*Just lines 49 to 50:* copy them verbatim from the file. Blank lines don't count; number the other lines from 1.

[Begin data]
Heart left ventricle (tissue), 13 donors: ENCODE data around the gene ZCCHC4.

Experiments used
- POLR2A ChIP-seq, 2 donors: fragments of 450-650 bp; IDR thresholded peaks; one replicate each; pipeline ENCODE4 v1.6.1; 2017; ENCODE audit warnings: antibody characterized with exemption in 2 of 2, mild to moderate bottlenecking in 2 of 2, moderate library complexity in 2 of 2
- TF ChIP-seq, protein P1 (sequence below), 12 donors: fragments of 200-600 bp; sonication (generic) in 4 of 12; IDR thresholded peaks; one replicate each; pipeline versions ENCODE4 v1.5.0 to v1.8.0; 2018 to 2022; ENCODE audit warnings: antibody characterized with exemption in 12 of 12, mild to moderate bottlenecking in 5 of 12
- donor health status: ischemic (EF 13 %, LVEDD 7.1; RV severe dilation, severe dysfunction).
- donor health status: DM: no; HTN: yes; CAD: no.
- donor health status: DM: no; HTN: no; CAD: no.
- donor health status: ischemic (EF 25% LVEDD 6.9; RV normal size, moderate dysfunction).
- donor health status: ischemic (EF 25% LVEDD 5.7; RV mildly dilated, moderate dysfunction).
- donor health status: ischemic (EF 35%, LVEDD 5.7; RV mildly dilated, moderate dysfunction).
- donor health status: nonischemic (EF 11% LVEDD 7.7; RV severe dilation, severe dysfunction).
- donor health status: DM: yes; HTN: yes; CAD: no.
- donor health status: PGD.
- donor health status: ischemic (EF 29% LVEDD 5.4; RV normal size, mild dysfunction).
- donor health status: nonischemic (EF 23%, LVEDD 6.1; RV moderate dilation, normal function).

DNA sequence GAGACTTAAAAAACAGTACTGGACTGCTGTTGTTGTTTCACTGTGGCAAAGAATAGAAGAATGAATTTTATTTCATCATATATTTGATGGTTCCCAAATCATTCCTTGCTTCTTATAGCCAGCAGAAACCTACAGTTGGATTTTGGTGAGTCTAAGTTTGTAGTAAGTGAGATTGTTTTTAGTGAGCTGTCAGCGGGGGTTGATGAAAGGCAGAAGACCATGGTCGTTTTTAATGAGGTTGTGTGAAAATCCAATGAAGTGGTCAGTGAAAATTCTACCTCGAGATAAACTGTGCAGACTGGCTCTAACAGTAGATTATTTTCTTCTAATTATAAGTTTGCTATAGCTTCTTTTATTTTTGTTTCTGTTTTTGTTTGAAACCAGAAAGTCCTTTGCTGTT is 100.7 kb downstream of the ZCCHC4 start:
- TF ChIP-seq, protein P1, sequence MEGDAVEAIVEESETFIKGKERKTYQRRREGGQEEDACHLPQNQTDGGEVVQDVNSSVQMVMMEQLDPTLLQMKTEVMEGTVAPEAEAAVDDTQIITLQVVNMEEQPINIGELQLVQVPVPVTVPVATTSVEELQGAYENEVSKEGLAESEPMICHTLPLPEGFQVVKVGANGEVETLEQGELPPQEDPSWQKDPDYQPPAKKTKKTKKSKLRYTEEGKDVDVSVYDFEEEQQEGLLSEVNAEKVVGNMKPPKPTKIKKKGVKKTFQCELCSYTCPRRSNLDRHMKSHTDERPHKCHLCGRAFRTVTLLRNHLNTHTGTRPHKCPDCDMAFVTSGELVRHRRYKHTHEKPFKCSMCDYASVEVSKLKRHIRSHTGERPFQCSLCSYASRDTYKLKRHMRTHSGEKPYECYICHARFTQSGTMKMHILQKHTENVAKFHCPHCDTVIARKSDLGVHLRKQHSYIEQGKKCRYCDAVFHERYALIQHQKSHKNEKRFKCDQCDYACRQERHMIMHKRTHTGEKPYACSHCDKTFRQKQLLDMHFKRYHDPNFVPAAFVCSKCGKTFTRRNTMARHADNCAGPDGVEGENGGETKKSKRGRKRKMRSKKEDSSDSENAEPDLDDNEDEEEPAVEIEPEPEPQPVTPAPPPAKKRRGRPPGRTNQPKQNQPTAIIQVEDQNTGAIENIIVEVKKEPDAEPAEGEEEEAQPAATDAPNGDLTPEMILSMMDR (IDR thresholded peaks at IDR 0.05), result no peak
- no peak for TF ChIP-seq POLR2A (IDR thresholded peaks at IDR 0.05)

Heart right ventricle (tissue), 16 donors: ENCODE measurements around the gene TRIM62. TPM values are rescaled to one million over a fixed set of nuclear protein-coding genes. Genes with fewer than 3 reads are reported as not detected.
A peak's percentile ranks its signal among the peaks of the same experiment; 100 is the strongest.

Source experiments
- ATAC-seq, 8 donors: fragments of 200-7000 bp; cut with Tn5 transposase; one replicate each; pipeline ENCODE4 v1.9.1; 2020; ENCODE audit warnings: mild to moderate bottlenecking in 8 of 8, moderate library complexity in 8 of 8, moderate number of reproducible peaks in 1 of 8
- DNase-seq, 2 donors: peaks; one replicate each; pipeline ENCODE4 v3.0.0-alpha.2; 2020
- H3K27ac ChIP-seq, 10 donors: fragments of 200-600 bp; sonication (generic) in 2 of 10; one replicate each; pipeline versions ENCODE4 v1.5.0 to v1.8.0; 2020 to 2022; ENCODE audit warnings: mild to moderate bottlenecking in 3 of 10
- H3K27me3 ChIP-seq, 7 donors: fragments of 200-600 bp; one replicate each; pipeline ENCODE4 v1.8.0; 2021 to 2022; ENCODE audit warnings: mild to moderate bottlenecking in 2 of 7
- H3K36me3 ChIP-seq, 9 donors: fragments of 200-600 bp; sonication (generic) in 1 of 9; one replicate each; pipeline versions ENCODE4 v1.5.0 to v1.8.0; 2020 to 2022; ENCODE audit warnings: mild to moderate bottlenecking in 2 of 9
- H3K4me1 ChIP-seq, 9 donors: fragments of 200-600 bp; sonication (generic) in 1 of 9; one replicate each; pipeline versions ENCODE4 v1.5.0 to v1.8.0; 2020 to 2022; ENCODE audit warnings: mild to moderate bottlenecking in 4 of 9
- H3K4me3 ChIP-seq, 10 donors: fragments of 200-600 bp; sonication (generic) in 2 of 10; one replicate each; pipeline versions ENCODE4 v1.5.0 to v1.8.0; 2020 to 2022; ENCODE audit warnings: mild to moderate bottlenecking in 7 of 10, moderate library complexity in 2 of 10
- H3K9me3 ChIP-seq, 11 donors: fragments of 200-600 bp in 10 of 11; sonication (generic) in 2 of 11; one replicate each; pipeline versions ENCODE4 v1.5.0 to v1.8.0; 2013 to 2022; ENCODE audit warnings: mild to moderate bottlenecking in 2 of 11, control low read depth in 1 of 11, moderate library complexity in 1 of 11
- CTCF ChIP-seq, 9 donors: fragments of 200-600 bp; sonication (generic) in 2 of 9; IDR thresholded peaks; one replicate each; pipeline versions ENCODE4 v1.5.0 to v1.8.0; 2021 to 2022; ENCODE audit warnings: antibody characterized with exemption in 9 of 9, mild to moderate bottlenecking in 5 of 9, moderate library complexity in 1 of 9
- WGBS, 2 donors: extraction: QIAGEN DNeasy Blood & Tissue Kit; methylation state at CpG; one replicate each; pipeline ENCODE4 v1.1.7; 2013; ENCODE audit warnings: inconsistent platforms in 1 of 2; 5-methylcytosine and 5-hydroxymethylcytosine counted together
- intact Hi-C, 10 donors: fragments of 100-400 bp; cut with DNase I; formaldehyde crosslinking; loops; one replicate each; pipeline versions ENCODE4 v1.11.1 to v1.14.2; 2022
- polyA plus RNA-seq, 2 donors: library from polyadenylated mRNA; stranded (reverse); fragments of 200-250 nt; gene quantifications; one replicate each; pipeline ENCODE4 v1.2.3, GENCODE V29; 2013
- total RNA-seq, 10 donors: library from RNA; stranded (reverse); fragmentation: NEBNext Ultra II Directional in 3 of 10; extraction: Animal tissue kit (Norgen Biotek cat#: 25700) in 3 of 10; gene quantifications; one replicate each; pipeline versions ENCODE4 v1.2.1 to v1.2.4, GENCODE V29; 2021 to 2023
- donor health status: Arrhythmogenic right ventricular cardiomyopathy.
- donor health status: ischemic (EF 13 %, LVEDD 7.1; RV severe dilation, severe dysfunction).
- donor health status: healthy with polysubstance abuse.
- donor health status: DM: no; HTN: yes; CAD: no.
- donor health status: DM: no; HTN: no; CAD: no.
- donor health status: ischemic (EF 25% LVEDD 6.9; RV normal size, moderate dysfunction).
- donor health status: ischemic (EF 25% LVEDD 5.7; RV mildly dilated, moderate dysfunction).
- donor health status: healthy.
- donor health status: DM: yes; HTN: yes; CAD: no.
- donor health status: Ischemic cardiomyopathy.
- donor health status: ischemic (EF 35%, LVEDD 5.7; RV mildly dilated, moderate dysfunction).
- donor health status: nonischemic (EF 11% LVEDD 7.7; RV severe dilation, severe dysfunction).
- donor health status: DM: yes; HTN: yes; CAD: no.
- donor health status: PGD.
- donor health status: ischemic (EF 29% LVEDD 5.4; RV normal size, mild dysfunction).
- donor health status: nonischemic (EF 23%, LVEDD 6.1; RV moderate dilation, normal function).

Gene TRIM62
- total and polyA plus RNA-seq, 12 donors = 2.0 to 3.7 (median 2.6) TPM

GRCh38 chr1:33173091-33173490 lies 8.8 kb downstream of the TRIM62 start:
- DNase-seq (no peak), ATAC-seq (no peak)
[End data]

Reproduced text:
- donor health status: ischemic (EF 29% LVEDD 5.4; RV normal size, mild dysfunction).
- donor health status: nonischemic (EF 23%, LVEDD 6.1; RV moderate dilation, normal function).